A nurse who was fired for stealing drugs from her work should be reinstated to another position in the hospital, despite causing “incredible damage to the employment relationship,” an arbitrator has ruled.
Jennifer Harris was hired in 2004 as a part-time nurse in acute care at St. Mary’s General Hospital in Kitchener, Ont. She sometimes worked full-time hours to fill in for other nurses on leave. Her duties included administering narcotic drugs to patients experiencing pain after surgery, which she did with little supervision.
In 2007, Harris began stealing drugs from the hospital such as Tylenol 3, OxyContin, Percocet and morphine for her own personal use. In 2009, she realized she had a problem and told her doctor who referred her to a treatment program. However, her drug abuse continued and she tried to hide it from her family and work.
In late March 2009, Harris went to work even though she was vomiting and losing her sight, which she told emergency staff was caused by mononucleosis. After the incident, her doctor put her on sick leave as of April 2.
On April 9, Harris was still on sick leave but went to St. Mary’s to steal drugs while off duty. Her manager saw her in the unit in street clothes near a drug dispenser. After Harris left, the manager generated a report from the machine and discovered Harris had used her access password twice to withdraw drugs prescribed for a patient. The report also showed Harris had made two other withdrawals the previous day.
Harris was summoned back to the hospital and confronted with the report. She admitted to taking the drugs on the two days as well as committing a theft a few days earlier, but didn’t mention she had been doing it for two years. The police and the College of Nurses were called, though the police didn’t file any charges.
Harris met with the director of HR and apologized, saying she had been referred to an outpatient treatment program. The HR director wished her well but, a few days later, advised her she was being terminated. Harris again apologized but was given a letter of termination that stated theft of drugs was “extremely serious misconduct” and the use of her access status was a breach of trust that damaged the employment relationship.
The letter went on to explain her actions could have affected the medical treatment of patients who were prescribed the drugs and also created an incorrect record of doses. This created “an entirely unacceptable risk to the hospital’s ability to provide proper care and maintain its reputation” and violated the standards of practice for a registered nurse, said the letter.
The union filed a grievance on behalf of Harris, arguing the thefts were the result of drug addiction and the hospital had a duty to accommodate her and help her return to work after treatment. The hospital argued Harris was a recreational user when she started stealing drugs and her behaviour was not affected by an addiction, as evidenced by the fact she didn’t use drugs at work and didn’t buy them anywhere else. It also said accommodating Harris would be undue hardship because of the nature of her position.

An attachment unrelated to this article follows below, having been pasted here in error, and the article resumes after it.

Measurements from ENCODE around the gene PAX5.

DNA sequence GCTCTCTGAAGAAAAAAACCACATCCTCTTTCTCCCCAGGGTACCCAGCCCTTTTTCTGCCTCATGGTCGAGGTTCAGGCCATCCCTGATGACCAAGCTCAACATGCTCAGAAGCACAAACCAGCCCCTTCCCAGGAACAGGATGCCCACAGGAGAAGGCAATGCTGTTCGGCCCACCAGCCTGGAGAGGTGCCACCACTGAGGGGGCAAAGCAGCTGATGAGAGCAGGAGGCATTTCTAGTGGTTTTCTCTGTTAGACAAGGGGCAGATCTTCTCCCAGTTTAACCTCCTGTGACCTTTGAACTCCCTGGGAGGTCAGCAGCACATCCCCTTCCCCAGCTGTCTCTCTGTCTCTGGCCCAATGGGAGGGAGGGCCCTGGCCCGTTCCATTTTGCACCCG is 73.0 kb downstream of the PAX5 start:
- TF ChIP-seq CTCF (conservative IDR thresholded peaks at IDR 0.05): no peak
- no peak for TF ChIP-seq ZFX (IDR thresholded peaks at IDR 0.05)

Limited drug usage didn’t mean nurse wasn’t addicted: Arbitrator
The arbitrator disagreed with the hospital’s contention Harris wasn’t an addict when she began stealing drugs. Medical testimony indicated addiction is progressive and can have various phases that involve less frequent usage, but the compulsion is always there. Harris was addicted to drugs from the beginning of the thefts and was, therefore, at least partly compelled to steal them, found the arbitrator.
It was also possible for the hospital to accommodate Harris as accommodation did not require a narcotic-free environment, said the arbitrator. She couldn’t administer drugs but another registered nurse could be on duty with her to perform that function. Medical opinion didn’t stipulate she couldn’t be exposed to drugs at all, said the arbitrator, and it wasn’t difficult to have another nurse nearby to administer drugs to patients since that was usually the case anyway.
“I do not see the recommendation as requiring any specific nurse to take over (Harris’) medication duties,” said the arbitrator. “Rather, it appears another registered nurse must be designated to take over the administration of drugs for each shift. Since any nurse is qualified to administer medication, I do not accept the employer would be subject to undue hardship in making such arrangements.”
The arbitrator recognized there was a risk Harris could violate the hospital’s trust again and suffer a relapse, but he accepted a positive prognosis from Harris’ doctor that she would recover and be able to work at the hospital again.
“There is no doubt that (Harris) has caused incredible damage to the employment relationship as a result of her behaviour. There is also no question (she) has severely undermined the level of trust with her employer,” said the arbitrator.
However, the arbitrator accepted the positive prognosis and Harris’ expressed willingness to recover and return to work. Considering her termination from St. Mary’s would likely mean the end of her nursing career, the arbitrator ordered the hospital to reinstate her but in a different part-time position where she could be accommodated. As a way of having Harris bear responsibility for the circumstances, the time from her termination to her reinstatement — more than 16 months — would serve as an unpaid suspension, ruled the arbitrator.
For your information see:
•St. Mary’s General Hospital v. O.N.A., 2010 CarswellOnt 10628 (Ont. Arb. Bd.).
Jeffrey R. Smith is the editor of Canadian Employment Law Today, a publication that looks at workplace law from a business perspective. For more information, visit employmentlawtoday.com.
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